Regulatory Compliance Review: Consumer Privacy and Confidentiality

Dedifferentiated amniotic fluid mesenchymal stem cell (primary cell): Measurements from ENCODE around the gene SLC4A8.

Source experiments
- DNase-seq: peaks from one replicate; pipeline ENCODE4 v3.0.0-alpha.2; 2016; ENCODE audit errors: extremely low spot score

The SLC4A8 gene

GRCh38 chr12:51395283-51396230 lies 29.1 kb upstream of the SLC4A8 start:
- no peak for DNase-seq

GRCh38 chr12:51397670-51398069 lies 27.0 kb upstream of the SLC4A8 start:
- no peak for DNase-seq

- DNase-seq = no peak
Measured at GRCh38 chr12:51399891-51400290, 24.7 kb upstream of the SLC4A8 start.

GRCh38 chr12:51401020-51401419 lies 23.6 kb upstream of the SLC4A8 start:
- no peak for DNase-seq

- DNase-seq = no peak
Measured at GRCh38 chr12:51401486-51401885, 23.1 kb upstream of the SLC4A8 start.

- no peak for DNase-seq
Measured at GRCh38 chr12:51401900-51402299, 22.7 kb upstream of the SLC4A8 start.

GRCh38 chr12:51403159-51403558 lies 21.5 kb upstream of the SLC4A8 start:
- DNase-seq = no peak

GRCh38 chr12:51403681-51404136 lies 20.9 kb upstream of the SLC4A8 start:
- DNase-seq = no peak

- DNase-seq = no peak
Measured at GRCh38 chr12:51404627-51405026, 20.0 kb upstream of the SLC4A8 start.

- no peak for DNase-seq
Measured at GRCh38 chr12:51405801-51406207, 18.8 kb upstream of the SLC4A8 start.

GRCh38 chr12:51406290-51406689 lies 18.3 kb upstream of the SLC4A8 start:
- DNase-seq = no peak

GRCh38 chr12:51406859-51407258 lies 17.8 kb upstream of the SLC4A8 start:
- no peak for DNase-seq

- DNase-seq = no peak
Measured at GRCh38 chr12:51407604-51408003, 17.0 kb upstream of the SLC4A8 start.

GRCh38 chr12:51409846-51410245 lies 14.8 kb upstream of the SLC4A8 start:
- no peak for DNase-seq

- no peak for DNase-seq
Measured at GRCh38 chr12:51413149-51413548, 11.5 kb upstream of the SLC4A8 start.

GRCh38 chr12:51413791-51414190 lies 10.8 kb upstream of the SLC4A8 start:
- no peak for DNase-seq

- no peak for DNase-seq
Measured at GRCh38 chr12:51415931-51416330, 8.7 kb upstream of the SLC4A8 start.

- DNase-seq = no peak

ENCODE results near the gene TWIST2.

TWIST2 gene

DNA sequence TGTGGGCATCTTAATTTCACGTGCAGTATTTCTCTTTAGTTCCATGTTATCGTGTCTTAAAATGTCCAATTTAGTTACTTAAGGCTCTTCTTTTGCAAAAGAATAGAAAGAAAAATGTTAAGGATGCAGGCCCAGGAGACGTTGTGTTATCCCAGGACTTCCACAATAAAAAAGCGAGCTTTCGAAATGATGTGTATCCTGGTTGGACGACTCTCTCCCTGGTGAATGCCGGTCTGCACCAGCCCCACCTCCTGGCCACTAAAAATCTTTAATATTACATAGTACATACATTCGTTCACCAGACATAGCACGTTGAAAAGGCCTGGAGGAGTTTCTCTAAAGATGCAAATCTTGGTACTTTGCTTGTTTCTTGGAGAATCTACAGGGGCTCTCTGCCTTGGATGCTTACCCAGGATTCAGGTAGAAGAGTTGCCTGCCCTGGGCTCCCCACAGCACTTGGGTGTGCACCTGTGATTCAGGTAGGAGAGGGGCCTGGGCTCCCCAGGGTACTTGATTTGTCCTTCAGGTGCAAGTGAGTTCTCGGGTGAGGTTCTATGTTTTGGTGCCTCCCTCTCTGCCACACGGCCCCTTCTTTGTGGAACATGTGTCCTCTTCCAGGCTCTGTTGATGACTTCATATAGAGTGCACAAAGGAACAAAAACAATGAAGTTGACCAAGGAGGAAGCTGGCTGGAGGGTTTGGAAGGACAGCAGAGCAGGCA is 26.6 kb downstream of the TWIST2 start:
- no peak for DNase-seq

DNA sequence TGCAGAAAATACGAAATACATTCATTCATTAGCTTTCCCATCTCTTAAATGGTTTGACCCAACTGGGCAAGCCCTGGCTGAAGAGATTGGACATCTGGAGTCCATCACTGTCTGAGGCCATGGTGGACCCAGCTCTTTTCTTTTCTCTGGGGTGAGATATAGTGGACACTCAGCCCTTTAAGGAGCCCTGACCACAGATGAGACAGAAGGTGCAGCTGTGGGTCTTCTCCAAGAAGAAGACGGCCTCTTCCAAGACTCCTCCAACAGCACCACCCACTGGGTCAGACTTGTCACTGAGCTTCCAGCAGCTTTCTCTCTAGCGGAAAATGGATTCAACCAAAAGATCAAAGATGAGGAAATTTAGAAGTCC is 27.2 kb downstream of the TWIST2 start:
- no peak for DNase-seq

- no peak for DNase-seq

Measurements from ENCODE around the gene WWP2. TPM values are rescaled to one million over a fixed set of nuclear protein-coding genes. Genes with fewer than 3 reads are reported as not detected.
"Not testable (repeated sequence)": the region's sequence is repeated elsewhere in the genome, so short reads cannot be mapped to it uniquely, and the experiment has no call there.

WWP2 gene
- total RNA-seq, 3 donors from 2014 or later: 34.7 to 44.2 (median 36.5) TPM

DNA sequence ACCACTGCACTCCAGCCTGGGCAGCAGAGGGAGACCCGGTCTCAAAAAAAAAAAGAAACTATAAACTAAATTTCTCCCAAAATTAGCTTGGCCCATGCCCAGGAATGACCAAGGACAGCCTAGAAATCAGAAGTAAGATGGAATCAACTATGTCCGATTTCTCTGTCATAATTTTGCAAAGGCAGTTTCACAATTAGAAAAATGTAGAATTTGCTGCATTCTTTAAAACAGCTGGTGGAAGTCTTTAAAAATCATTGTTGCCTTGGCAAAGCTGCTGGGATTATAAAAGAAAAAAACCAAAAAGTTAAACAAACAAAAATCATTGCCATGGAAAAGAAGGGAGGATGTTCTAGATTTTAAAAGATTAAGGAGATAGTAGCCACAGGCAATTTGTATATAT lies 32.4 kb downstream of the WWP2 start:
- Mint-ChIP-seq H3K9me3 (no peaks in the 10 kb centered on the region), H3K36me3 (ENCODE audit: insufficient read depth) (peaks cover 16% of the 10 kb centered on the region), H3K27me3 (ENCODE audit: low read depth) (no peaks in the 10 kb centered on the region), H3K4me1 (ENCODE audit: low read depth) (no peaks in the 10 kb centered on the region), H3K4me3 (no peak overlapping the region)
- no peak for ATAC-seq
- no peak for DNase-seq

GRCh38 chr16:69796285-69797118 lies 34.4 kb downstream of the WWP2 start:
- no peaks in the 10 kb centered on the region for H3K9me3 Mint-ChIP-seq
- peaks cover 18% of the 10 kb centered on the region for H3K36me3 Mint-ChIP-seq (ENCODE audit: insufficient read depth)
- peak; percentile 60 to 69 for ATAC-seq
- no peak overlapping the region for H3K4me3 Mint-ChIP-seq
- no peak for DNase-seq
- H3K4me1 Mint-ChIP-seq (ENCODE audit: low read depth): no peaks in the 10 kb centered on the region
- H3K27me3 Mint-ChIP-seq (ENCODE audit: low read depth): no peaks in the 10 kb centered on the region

Last month, I discussed the announcement made by the Consumer Financial Protection Bureau (CFPB) regarding the confidential treatment of information obtained from persons in connection with its exercise of authorities under federal consumer financial law.1 I offered an Action Plan that a financial institution, bank or non-bank, should implement in preparation for a CFPB examination, with respect to protecting the confidentiality and privilege of documents and information. This month, I would like to discuss new consumer privacy protection updates at the Federal Trade Commission (FTC), the watchdog enforcement agency charged with protecting consumer privacy, as the FTC has issued sweeping revisions to its privacy rules. In this article, we will take a look at the FTC's call for companies to adopt best privacy practices. These best practices include making privacy the "default setting" for commercial data practices and giving consumers greater control over the collection and use of their personal data through simplified choices and increased transparency. Overview On March 26, 2012, the FTC issued a final report of 112 pages, setting forth best practices for businesses to protect the privacy of American consumers and give them greater control over the collection and use of their personal data. In the report, “Protecting Consumer Privacy in an Era of Rapid Change: Recommendations for Businesses and Policymakers,” the FTC also recommends that Congress consider enacting general privacy legislation, data security and breach notification legislation, and data broker legislation.2 The Report follows a preliminary staff report that the FTC issued in December 2010. The preliminary Report proposed a framework for protecting consumer privacy with respect to the new communication technologies of this century. Like this Report, the framework urged companies to adopt the following practices, consistent with the Fair Information Practice Principles first articulated nearly 40 years ago: ►Privacy by design: Build in privacy at every stage of product development. ►Simplified choice for businesses and consumers: Give consumers the ability to make decisions about their data at a relevant time and context, including through a Do-Not-Track mechanism, while reducing the burden on businesses of providing unnecessary choices. ►Greater transparency: Make information collection and use practices transparent. Privacy by design Companies should build in consumers' privacy protections at every stage in developing their products. These include reasonable security for consumer data, limited collection and retention of such data, and reasonable procedures to promote data accuracy. Simplified choices for businesses and consumers Companies should give consumers the option to decide what information is shared about them, and with whom. This should include a Do-Not-Track mechanism that would provide a simple, easy way for consumers to control the tracking of their online activities. Greater transparency Companies should disclose details about their collection and use of consumers' information, and provide consumers access to the data collected about them. What has changed? The Report changes the guidance's scope; that is, the preliminary report of December 2010 recommended that the proposed framework apply to all commercial entities that collect or use consumer data that can be linked to a specific consumer, computer or other device, but now, this final Report concludes that the framework should not apply to companies that collect and do not transfer only non-sensitive data from fewer than 5,000 consumers a year. The Report also responds to comments filed by organizations and individuals that, with technological advances, more and more data could be "reasonably linked" to consumers, computers or devices. Thus, the Report concludes that data is not "reasonably linked" if a company takes reasonable measures to re-identify the data, commits not to re-identify it, and prohibits downstream recipients from re-identifying it. Furthermore, the Report refines the guidance for when companies should provide consumers with choice about how their data is used. It states that whether a practice should include choice depends on the extent to which the practice is consistent with the context of the transaction or the consumer's existing relationship with the business or is required or specifically authorized by law. These practices would include product fulfillment and fraud prevention. Finally, the Report contains important recommendations regarding data brokers. It notes that data brokers often buy, compile, and sell highly personal information about consumers. The FTC observes that consumers are often unaware of their existence and the purposes to which they use the data. Therefore, the Report makes two recommendations to increase the transparency of such data broker practices by first reiterating the FTC's prior support for legislation that would provide consumers with access to information held by data brokers, and, secondly, by calling on data brokers who compile consumer data for marketing purposes to explore the creation of a centralized Web site where consumers could get information about their practices and their options for controlling data use. Future issues Over the course of the next year, the FTC has stated that it will work to encourage consumer privacy protections by focusing on five main action items: ►Do-Not-Track The FTC commends the progress made in this area: browser vendors have developed tools to allow consumers to limit data collection about them, the Digital Advertising Alliance has developed its own icon-based system and also committed to honor the browser tools, and the World Wide Web Consortium standards-setting body is developing standards. ►Mobile The FTC urges companies offering mobile services to work toward improved privacy protections, including disclosures. To that end, it will host a workshop on May 30, 2012 to address how mobile privacy disclosures can be short, effective and accessible to consumers on small screens. ►Data brokers The FTC will call on data brokers to make their operations more transparent by creating a centralized website to identify themselves, and to disclose how they collect and use consumer data. In addition, the website should detail the choices that data brokers provide consumers about their own information. ►Large platform providers The Report cited heightened privacy concerns about the extent to which platforms, such as Internet Service Providers (ISPs), operating systems, browsers and social media companies, seek to comprehensively track consumers' online activities. The FTC will host a public workshop in the second half of 2012 to explore issues related to comprehensive tracking. ►Promoting enforceable self-regulatory codes The FTC will work with the Department of Commerce and stakeholders to develop industry-specific codes of conduct. To the extent that strong privacy codes are developed, when companies adhere to these codes, the FTC will take that into account in its law enforcement efforts. If companies do not honor the codes they sign up for, they could be subject to FTC enforcement actions. Jonathan Foxx, former chief compliance officer for two of the country’s top publicly-traded residential mortgage loan originators, is the president and managing director of Lenders Compliance Group, a mortgage risk management firm devoted to providing regulatory compliance advice and counsel to the mortgage industry. He may be contacted at (516) 442-3456 or by e-mail at [email protected] Footnotes 1—Foxx, Jonathan, Regulatory Compliance Review: The CFPB’s Treatment of Confidentiality and Privilege, National Mortgage Professional Magazine, April 2012, Volume 4, Number 4, pages 30-31. 2—Protecting Consumer Privacy in an Era of Rapid Change: Recommendations for Businesses and Policymakers, Recommendations for Businesses and Policymakers, Federal Trade Commission, March 2012.